فناوری و بازارگرایی در مشارکت شرکت در برنامه چارچوب اتحادیه اروپا
|کد مقاله||سال انتشار||مقاله انگلیسی||ترجمه فارسی||تعداد کلمات|
|18718||2002||19 صفحه PDF||سفارش دهید||11031 کلمه|
Publisher : Elsevier - Science Direct (الزویر - ساینس دایرکت)
Journal : Research Policy, Volume 31, Issue 3, March 2002, Pages 437–455
This paper will analyse the nature of the EU framework programme, particularly its degree of market-orientation and precompetitiveness, at the time of the fourth framework programme. The paper will show that precompetitiveness as a project or participation attribute is independent of technology or market orientation, where technology orientation means that the motive for participation in the framework programme is learning and knowledge and market orientation means that the motive is based on commercial objectives. Technology or market orientations appear almost equally as basic motivations for company participation in the programme. However, companies usually choose one of the two as their collaboration mode. The paper will further show that the framework programme participation by firms continues to be mainly precompetitive. This is due to the special circumstances and the contract principles of the framework programme.
Originally, the EU framework programme, or rather its flagships from the second framework programme onwards, the information technology programme, ESPRIT, and its parallel programme in telecommunications, RACE1, represented programmes that were supply- or technology-oriented: they had a mission to enhance the competitiveness of European industries by raising their technological level. The means was collaborative R&D among European information technology firms and public sector research institutes. Joint research was expected to help companies raise their technological knowhow and solve generic research problems that had wide applications across many industrial sectors. The model was originally taken from Japan where it was perceived to be successful (Peterson and Sharp, 1998). In the very beginning, the participating firms in the collaborative programmes were major competitors (see e.g. Peterson, 1991). Over time, there have been changes in the general objectives and in the emphasis on technology orientation. Today the framework programme encompasses a wide range of targets from cohesion and job creation to the contribution of the programmes to the implementation of the various Community policies (DNO, 1999). In the programme documents, the technology or supply orientation has given way to a greater emphasis on diffusion and demand oriented research collaboration. This means helping European companies transfer research results to marketable products and improve their business performance, thus enhancing their turnover and employment (GCE, 1994 and GPI, 1995). The extent to which this has indeed happened in programme practice has been little studied. According to the studies on the impact of the second framework programme, in the early stages, knowledge-related factors, which correspond to technology or supply orientation, motivated the participation of companies (Luukkonen, 1998 and Reger and Kuhlmann, 1995). However, the extent to which the above changes in the overall policy aims have influenced the orientation of projects in terms of precompetitiveness and market orientation has not been studied. There are some recent findings indicating that firm participation in the framework programme has been somewhat more motivated by commercial objectives than before (Ohler et al., 1997 and Luukkonen and Halikka, 2000). We still do not know whether this signals a fundamental change in the orientation of the framework programme.
نتیجه گیری انگلیسی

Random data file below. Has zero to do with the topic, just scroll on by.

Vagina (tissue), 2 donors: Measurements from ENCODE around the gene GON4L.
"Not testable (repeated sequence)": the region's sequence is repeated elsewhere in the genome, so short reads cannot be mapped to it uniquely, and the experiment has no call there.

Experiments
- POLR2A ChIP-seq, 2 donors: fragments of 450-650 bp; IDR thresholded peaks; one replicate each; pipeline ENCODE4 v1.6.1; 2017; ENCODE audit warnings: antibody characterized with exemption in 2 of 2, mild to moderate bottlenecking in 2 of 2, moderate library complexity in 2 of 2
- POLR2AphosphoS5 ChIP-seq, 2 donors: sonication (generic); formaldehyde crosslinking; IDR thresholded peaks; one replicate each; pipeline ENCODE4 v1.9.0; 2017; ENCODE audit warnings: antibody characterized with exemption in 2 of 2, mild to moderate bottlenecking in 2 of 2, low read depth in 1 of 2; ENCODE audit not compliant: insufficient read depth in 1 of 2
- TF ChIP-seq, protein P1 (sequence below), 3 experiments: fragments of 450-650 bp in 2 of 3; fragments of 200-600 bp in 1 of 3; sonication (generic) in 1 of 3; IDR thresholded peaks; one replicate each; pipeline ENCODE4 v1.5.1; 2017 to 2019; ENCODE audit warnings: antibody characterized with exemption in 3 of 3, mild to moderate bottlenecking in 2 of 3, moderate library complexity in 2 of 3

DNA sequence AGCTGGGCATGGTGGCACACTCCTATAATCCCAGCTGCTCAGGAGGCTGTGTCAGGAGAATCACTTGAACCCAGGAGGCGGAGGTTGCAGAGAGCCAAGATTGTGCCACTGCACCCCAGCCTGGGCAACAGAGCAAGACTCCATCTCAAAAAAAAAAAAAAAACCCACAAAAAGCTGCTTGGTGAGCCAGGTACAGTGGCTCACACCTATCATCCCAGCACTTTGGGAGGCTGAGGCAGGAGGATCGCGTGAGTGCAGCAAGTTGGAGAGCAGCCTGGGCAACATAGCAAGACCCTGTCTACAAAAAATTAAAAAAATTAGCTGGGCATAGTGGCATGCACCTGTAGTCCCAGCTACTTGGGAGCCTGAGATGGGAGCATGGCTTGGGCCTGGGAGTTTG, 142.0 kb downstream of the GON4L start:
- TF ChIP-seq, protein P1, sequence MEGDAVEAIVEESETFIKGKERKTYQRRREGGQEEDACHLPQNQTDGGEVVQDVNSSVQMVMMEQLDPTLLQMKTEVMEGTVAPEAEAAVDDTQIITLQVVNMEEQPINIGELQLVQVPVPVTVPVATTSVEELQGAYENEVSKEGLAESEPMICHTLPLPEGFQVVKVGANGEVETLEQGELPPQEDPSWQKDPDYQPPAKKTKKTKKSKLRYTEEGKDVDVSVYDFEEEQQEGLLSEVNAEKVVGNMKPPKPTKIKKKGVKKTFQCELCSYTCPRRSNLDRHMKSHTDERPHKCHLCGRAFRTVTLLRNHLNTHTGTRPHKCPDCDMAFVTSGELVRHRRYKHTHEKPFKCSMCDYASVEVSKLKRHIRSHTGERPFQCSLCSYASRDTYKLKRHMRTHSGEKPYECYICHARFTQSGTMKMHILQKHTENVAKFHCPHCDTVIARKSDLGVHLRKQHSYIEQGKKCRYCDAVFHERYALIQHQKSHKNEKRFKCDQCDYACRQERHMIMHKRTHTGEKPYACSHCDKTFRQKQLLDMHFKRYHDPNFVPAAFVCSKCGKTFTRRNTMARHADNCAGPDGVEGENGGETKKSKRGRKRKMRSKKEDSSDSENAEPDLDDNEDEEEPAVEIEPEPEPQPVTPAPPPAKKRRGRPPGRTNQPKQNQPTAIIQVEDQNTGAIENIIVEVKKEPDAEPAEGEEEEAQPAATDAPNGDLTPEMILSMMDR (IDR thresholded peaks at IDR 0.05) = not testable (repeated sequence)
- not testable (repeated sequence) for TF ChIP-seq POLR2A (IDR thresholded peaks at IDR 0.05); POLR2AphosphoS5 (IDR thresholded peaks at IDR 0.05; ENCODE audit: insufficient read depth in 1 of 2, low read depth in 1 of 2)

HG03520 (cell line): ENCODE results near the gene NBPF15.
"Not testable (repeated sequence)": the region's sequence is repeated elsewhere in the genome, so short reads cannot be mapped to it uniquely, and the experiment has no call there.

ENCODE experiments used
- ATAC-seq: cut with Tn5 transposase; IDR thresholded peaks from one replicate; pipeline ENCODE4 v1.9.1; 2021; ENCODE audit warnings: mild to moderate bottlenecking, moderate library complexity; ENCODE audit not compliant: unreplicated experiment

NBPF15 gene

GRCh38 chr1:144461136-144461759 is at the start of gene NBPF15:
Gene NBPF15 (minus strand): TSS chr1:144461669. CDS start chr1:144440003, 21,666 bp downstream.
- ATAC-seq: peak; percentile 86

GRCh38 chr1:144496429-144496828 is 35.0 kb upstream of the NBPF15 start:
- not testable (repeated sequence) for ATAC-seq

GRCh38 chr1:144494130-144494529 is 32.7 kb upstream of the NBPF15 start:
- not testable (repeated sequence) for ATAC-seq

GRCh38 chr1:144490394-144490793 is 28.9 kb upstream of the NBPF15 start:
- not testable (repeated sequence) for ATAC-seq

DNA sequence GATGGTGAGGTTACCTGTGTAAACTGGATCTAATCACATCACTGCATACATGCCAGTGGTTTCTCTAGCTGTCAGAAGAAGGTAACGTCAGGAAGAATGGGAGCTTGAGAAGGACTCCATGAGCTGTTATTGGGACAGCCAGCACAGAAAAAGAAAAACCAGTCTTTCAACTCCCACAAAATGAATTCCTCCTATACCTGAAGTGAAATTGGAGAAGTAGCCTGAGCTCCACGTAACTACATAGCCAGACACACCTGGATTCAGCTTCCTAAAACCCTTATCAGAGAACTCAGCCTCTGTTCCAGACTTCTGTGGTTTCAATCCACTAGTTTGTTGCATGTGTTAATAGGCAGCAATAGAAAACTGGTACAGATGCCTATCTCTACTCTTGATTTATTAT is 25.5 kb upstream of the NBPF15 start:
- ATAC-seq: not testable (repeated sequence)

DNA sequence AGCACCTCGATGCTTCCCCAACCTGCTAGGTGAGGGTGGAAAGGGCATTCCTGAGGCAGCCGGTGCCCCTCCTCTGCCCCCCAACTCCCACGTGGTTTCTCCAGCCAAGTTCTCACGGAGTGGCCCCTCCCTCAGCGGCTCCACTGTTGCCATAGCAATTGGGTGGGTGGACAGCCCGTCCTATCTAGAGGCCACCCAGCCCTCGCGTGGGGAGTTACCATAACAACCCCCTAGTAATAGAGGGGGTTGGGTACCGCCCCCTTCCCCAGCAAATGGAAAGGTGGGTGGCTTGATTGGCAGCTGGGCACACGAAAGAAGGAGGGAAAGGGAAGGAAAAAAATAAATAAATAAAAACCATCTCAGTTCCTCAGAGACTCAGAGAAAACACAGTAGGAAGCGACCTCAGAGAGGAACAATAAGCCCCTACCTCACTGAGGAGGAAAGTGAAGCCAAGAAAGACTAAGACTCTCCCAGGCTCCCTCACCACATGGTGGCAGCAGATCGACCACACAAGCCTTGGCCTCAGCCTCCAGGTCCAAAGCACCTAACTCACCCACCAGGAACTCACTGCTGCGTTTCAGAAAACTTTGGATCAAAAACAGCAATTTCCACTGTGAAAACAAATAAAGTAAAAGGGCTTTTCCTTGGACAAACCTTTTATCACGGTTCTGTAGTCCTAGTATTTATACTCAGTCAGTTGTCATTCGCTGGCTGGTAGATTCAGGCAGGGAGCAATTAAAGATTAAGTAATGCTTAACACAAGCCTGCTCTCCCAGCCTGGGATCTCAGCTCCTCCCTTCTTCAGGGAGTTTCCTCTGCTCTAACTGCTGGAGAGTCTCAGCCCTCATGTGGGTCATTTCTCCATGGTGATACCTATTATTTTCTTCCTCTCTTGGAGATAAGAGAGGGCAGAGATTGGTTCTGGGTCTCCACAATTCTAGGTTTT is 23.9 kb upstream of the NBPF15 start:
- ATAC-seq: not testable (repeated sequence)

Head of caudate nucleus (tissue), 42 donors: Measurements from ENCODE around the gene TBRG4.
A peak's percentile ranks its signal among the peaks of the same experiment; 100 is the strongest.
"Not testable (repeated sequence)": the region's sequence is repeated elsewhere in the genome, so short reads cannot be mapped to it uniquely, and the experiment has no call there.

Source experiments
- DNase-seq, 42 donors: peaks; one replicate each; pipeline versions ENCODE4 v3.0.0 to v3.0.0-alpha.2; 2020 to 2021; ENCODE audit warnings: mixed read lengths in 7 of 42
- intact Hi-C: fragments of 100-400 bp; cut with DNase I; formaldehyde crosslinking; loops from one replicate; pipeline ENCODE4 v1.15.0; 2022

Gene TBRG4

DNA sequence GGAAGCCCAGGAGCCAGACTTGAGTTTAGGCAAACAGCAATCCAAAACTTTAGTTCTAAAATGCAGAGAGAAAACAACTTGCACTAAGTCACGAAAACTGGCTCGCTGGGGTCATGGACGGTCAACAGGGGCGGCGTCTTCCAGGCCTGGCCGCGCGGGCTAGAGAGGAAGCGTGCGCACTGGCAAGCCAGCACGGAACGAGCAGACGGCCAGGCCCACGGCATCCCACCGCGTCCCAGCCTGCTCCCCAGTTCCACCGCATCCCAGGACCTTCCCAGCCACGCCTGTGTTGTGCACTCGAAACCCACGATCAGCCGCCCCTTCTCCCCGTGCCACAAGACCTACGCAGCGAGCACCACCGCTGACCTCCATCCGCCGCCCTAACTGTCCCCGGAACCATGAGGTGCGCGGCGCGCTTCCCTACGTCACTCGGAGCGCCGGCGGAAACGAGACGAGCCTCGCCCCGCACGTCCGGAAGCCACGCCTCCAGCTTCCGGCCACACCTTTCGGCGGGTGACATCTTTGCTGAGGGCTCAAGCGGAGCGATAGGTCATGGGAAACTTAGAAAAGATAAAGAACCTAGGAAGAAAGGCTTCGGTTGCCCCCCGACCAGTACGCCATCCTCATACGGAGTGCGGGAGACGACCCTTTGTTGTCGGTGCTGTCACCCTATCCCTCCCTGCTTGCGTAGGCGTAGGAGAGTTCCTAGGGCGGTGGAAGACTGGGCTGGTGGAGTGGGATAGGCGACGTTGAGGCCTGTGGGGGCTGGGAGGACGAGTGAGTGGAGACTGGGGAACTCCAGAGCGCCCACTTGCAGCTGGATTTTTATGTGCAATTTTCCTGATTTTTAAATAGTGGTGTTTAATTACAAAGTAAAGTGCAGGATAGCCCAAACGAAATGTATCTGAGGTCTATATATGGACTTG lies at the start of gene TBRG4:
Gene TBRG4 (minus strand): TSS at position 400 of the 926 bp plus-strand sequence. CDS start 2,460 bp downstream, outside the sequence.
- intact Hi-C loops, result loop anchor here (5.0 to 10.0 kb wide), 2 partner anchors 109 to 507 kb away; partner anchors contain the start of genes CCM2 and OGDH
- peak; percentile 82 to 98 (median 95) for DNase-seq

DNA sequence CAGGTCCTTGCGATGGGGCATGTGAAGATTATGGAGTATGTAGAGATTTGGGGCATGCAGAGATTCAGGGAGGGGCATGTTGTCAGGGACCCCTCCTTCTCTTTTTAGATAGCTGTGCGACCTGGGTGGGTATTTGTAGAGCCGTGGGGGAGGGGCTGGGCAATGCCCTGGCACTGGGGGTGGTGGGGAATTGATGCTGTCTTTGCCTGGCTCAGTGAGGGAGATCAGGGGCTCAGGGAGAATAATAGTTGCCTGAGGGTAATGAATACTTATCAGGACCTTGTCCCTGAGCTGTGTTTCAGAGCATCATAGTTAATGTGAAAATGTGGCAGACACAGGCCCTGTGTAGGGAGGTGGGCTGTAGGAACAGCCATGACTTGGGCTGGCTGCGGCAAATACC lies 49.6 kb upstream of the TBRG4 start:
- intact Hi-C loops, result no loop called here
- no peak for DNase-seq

This study has shown that technology-related and market-related aspects are nearly equal as important motives for companies to participate in R&D alliances within the EU Framework context. Even though there was an overlap, over half of the companies chose differentiated orientation; they participated in EU Framework co-operation either to enhance the technological capabilities of the company or to develop particular products and processes and to develop the markets for their products. Large companies were more inclined to participate with a technology orientation than SMEs, which were more market oriented. It was somewhat of a surprise that high R&D intensive companies were more market-oriented while low R&D intensive companies were more technology oriented. This was explained by the fact that the EU framework programme provided the low-tech firms with an opportunity to carry out longer-term and more technology/knowledge-oriented research. Their own research is short-term and usually takes place with customers. It is therefore too confidential to be done in the EU context. Another reason was apparently the role of public programmes in the promotion of longer-term and more risky research projects. The above results concerning technology or market orientation in EU collaboration cannot be directly compared with those of Florida or Kuemmerle, referred to above, since their findings relate to very different types of cases. As said, Florida (1997) analysed foreign-affiliated R&D laboratories in the USA and Kuemmerle (1999) foreign direct investment in R&D by a sample of multinational firms. Florida noted that while both types of orientation were important for the R&D laboratories surveyed, those related to the technology oriented motives were mentioned as very important more often than those related to the market-oriented motives (ibid.). Kuemmerle also noted the importance of both motives in the establishment of R&D facilities abroad, but there was a clear differentiation in the orientation of particular institutions while the market-oriented institutions represented somewhat more than half of the total (ibid.). These studies concerned longer-term engagements than just project-based alliances, as is the case with EU collaboration. They were also carried out in the context of arguing about why companies invest in R&D across borders and brought new evidence in this context (see for example, the special issue of Research Policy, 1999). However, at a general level, the findings of this study on the EU framework programme coincide with those of Florida and Kuemmerle. This study confirms the importance of both technology and market orientation as motivations for cross-border R&D. It can be claimed that all three cases represent to some extent a special case. The EU case represents alliances of shorter duration with special conditions and rules concerning collaboration. Compared with other shorter-term alliances, it might represent a much higher-percentage of technology-oriented collaboration. However, we do not have comparable data for short-term R&D alliances of firms which have not been publicly subsidised. Neither could we compare the market versus technology orientation the companies had in their direct R&D investments abroad with that in their EU R&D collaboration, since this question was not explored. It turned out that only large companies had direct R&D investments abroad and their existence was not related to the R&D intensity of the firms. This study has shown that precompetitiveness as a project or participation attribute is independent of technology or market orientation and that framework programme participation by firms continues to be mainly precompetitive. Since the great majority of the interviewees said that their projects were precompetitive, we can assume that there have not been great changes in this respect over time. The fact that the framework programme continues to be precompetitive is due to the special circumstances and the contract principles of the framework programme, discussed in the paper. That precompetitiveness and market orientation are different matters in participation in the EU framework programme has important research policy implications. The study has shown that the EU type of R&D co-operation has most value for companies when it is precompetitive. Doing near-market research in an EU project seems very difficult in practice because of reasons related to confidentiality, IPR and related issues. The slowness of the decision-making process on the funding of the projects may also be more irksome for near-market research. However, funding such near-market research is almost contradictory to the basic principles of EU collaboration, which presume some degree of openness and sharing information. To carry out confidential research within the EU frame, we would need a change in the contract rules concerning the Framework projects. Nevertheless, it is questionable whether such confidential research by a company should be funded from the public purse, be it European or national. In spite of the fact that the large majority of EU R&D collaboration involves precompetitive projects, around third of the companies reported commercial utilisation of the results quite soon after the project or even during its lifetime. The explanation for this potential conflict is the possibility that firms can carry out parallel projects internally, in which they utilise the findings obtained in the EU project, as in the words of one of the interviewees: It [EU research] is not a suitable forum for business activities. Exploitation is usually indirect and may be based on the parallel work done in the company. The essential result is the production of intangibles, knowhow and learning that can make a commercial product. It is a misconceived idea that the projects would produce something that will directly be commercialised. The EU framework programme has a special role as a frame for making co-operative R&D alliances. It provides rules which facilitate the making of contracts and the companies do not need to start negotiating over IPR every time. These rules (patent rules, IPR rules) also limit the applicability of the EU FP to certain types of R&D. The framework programme can have an important role in issues that have great industrial policy importance such as standards in telecom. Nevertheless, as pointed out, development in the telecom industry has become so fast that the EU frame may have become too slow. It may still have a potentially important role in the promotion of very long-term issues, such as in the creation of consensus of future standards. The framework programme has another important role as a catalyst in network building. Its additionality is difficult to study and establish accurately. However, one conclusion on the basis of the current study and many earlier studies (see, e.g Guy et al., 1999) is its role in providing opportunities for doing things differently, in larger networks, with European partners that have special expertise in the issues studied. Limited personnel resources in firms guarantee that companies have to consider carefully the projects in which they engage themselves and there is a disincentive for them to embark upon projects without clear motives, whether they are publicly-subsidised or not.